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When we were about 12 and 14 years old, my mum took Teri and me on a holiday to Hong Kong where she sent us off by ourselves for the day. Inevitably, being in a foreign country and being so young, we got lost. We wandered around searching for the right ferry to get on for what seemed like hours, until we managed to find a nice lady who spoke English and gave us directions. To Teri, that was an adventure, but to me it was an ordeal! But over the years I have learned from my big sister to face any challenge without trepidation and embrace the uncertainty of life.

The older of my two younger sisters has a creative streak, loves to write and play music. I wish that I could say that I was the creative type, that gene definitely skipped me. Despite many, many years of music tuition, I have to admit that I am a failed pianist, violinist, oboist, trumpeter and clarinettist!

But of all my sisters, I would say that Frances and I are the most similar. We share many interests and hang out together all the time. We have worked together, learnt cheerleading and pole dancing together, went to uni together, and even have the same clothes (as you can see tonight)! She always makes me laugh as she doesn’t take herself too seriously. I am continually learning from her the importance of being able to laugh at yourself.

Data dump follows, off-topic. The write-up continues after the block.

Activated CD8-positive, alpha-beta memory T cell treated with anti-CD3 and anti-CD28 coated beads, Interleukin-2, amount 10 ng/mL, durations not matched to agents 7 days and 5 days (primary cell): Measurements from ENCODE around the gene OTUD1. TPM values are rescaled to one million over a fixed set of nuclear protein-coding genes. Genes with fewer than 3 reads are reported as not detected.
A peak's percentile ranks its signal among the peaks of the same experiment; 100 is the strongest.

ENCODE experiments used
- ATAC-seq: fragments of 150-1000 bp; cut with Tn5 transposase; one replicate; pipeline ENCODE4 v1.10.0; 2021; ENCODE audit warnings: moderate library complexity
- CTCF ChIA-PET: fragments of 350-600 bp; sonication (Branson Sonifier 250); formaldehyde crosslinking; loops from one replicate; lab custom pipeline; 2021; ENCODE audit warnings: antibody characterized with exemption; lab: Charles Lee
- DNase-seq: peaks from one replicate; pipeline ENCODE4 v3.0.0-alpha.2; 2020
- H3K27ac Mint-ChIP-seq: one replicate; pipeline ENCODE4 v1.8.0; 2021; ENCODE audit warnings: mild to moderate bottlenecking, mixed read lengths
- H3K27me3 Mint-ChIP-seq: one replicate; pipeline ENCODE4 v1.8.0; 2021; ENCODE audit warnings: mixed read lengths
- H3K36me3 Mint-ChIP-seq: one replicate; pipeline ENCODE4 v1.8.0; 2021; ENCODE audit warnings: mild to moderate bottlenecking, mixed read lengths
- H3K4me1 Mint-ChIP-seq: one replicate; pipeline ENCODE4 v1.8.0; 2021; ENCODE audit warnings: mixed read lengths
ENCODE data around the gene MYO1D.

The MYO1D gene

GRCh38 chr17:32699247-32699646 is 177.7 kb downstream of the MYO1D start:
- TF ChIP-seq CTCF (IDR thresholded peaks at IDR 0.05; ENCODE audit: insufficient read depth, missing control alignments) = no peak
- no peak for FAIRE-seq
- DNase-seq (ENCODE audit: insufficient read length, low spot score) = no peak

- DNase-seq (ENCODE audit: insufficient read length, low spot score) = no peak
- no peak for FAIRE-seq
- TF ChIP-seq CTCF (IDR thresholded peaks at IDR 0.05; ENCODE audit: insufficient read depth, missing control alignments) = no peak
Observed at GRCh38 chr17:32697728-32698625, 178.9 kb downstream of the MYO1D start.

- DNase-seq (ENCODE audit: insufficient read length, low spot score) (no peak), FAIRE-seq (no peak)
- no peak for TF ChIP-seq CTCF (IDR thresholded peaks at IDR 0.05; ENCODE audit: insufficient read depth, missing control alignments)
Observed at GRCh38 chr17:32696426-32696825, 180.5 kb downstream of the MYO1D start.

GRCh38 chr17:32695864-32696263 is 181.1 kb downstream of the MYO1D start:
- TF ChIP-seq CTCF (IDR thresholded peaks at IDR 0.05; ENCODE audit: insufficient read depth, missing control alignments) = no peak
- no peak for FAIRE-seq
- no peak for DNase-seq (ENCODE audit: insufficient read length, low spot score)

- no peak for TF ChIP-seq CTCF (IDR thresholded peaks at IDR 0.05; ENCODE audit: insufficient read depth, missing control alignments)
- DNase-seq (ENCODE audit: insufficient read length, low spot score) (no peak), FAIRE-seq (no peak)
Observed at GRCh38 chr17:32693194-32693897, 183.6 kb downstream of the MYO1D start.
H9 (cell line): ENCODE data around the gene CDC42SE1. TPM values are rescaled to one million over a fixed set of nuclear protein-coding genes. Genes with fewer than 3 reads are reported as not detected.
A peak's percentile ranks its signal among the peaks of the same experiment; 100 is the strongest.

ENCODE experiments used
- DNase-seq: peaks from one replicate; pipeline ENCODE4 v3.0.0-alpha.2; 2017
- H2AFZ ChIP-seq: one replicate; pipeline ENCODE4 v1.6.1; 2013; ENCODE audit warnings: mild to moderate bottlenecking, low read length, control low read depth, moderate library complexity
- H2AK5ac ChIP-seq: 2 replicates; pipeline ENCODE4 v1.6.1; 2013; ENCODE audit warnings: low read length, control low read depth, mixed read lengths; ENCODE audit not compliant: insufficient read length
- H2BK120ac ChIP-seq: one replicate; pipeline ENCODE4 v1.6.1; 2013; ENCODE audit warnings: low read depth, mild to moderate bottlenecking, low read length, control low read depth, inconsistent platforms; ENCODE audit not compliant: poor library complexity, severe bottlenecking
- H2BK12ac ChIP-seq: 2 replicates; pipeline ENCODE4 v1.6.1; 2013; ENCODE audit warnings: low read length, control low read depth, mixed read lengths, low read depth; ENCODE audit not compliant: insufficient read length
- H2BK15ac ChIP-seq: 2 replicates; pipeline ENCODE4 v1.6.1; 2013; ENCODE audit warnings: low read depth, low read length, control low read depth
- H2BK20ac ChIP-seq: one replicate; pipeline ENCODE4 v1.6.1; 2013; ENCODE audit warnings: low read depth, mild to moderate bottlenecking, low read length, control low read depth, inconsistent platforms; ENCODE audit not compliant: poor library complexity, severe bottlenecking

Our youngest sister, who sadly passed away eight years ago, was the most outgoing of us all. Katie was a born-entertainer; she loved the spotlight and was never afraid to put herself out there. In comparison, I have always been rather shy. Perhaps one of the reasons for me coming to toastmasters is so that I can be more like her and not be afraid to stand up here in front of an audience.

Sometimes it’s hard to believe that all four of us inherited our genes from the same mum and dad, but I am lucky to have sisters that I can also call my best friends.

In the end, it isn’t really genetics that is important. After all, humans share 50% of our DNA with bananas, 85% with zebra fish, and 98% with chimpanzees. In fact, it is only the 0.1% of difference between your DNA and mine that makes us unique.

And,ultimately, the bond that links your true family is not just one of blood, genes and chromosomes but of respect and joy in each others lives, and I am very thankful that I have that in my family.

NOTES:
After ten years of juggling work and study, I must admit that just working has been a strange adjustment. It’s still a strange feeling waking up on the weekend with nothing to do for the day, and not having to feel guilty for wanting to enjoy a mid-week drink with friends instead of starting that essay that’s due next week. I have always been someone who likes to be busy, to have many things going on at once. It’s not that I get bored with what I am doing, but rather I feel restless when being still for too long.

And for that reason I am always trying out new hobbies, but never really stay in anything long enough to get particularly good at it. Over the last few years I have been a cheerleader, learnt circus tumbling, done pole dancing and tried my hand at interior design.

What unites us is far greater than what divides us.